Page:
Monday, August 09, 2004

Max Power

Mostly, Gringcorp approves of David Aaronovitch, the columnist who was nicked by the Guardian/Observer from the Independent a few years back, and has rapidly become better than Will Hutton. But we try and catch the comment every Monday, and love most of their columnists. There is the occasional slip, such as Peter Preston this week noting that Terror attacks make George Bush more popular, and trying to suggest that maybe, just maybe, Osama was a Republican (we seem to remember one extremist newsletter making a similar point, saying that George Bush was so insensitive that he was bound to hasten an apocalyptic clash of cultures, while Kerry was obviously too sly. But Google has not summoned it for us.).

But we digress, so back to Mr. A, who posits that Spiderman 2, to which his child had dragged him (he wanted to watch the Door In The Floor, we bet), was a useful way to put forward the thesis that the powerful could not stand by in the face of danger, therefore PROVING the Iraq war right. Two complaints there, the first of which is that there have been infinitely better ways of exploring this "how can the powerful react when confronted by evil?" question, of which one is Serpico, which we serendipitously caught at the Film Forum Sunday(you saying this post is contrived, child?). Serpico, which had more moments of comedy than we remember, and a few stretches of silly dialogue to which the 80s were not kind, asks what you do with a message (there was widespread corruption in the 1970's New York Police department. Like, Duh), when the messenger (Al Pacino, looking more like a pirate than a hippie), is not to the liking of higher-ups. Bury it, then arrange for him to be shot in the face, in that order, apparently.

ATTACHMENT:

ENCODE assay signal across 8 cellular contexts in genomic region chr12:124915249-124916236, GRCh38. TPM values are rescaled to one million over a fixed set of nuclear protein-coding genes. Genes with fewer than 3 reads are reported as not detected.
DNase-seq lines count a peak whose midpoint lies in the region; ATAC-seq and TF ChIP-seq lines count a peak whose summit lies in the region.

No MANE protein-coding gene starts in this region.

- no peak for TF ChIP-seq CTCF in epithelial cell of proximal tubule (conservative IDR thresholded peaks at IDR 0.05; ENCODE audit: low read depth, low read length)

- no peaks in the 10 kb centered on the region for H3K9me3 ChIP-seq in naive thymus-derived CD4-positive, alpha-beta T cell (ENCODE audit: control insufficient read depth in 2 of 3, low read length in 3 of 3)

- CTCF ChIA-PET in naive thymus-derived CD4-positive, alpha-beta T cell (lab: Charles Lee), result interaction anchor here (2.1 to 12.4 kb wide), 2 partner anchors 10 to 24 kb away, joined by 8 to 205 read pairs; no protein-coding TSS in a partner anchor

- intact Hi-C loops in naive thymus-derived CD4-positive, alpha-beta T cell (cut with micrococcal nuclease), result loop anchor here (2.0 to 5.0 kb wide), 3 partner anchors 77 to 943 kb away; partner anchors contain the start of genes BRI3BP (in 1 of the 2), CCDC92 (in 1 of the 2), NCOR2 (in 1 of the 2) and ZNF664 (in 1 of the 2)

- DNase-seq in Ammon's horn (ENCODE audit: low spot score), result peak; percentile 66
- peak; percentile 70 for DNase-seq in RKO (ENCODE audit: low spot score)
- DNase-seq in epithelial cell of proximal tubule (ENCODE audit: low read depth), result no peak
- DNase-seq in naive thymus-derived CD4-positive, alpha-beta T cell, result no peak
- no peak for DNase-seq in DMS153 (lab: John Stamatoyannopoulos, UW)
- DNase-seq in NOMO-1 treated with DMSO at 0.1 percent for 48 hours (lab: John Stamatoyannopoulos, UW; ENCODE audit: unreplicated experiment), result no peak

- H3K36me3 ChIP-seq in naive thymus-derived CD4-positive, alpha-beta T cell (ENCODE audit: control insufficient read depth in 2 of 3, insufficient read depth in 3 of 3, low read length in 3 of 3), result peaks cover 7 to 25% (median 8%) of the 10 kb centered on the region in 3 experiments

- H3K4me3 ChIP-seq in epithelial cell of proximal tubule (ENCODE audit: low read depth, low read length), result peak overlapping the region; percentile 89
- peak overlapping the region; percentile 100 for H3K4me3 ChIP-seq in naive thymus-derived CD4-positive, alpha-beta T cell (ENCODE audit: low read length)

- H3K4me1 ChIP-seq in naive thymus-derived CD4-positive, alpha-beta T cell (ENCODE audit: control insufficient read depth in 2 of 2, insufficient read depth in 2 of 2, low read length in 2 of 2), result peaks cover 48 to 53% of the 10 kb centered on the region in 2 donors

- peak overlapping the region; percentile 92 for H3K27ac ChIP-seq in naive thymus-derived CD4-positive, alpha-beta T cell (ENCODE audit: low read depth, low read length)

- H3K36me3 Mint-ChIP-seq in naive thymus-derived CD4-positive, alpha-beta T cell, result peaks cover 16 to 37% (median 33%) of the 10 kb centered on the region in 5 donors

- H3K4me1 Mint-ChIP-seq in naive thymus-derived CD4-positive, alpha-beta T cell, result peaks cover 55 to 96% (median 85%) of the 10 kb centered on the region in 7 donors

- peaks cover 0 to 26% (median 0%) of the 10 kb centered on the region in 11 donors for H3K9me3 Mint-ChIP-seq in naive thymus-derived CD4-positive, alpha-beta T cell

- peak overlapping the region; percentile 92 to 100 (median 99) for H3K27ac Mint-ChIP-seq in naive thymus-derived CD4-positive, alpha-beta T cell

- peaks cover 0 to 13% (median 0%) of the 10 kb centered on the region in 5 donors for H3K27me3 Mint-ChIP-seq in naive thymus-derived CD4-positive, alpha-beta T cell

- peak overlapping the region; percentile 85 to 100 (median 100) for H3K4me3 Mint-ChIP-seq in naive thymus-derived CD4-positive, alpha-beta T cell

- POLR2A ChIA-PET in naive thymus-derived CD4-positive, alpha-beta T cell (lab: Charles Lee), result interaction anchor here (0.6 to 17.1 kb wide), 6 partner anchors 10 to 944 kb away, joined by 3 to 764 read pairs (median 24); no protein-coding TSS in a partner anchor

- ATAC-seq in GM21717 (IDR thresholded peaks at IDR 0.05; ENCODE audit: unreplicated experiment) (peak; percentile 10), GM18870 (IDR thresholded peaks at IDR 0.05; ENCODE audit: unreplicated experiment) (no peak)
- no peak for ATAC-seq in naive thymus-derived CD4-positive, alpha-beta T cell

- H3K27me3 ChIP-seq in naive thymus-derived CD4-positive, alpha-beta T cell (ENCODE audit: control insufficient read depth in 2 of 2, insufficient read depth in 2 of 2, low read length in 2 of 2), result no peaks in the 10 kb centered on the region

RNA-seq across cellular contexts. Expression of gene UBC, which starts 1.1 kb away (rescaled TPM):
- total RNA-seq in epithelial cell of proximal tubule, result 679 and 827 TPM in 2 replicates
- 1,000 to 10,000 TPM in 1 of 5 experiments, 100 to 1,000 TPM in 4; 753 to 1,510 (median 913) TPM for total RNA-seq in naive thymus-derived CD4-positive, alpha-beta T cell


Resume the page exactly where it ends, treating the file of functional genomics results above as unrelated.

The second main objection to the Spiderman 2 theory is that, contrary to what Aaronovitch asserts, Superman has indeed been there in his second installment. Superman II also featured General Zod. Kneel before General Zod!
(Aug 10 - Oooops - just got taken down)
Also in the Observer, Jack Straw, UK foreign secretary, and the man who believes he is the equal of Colin Powell, tells the BBC to f*** off. True fact.


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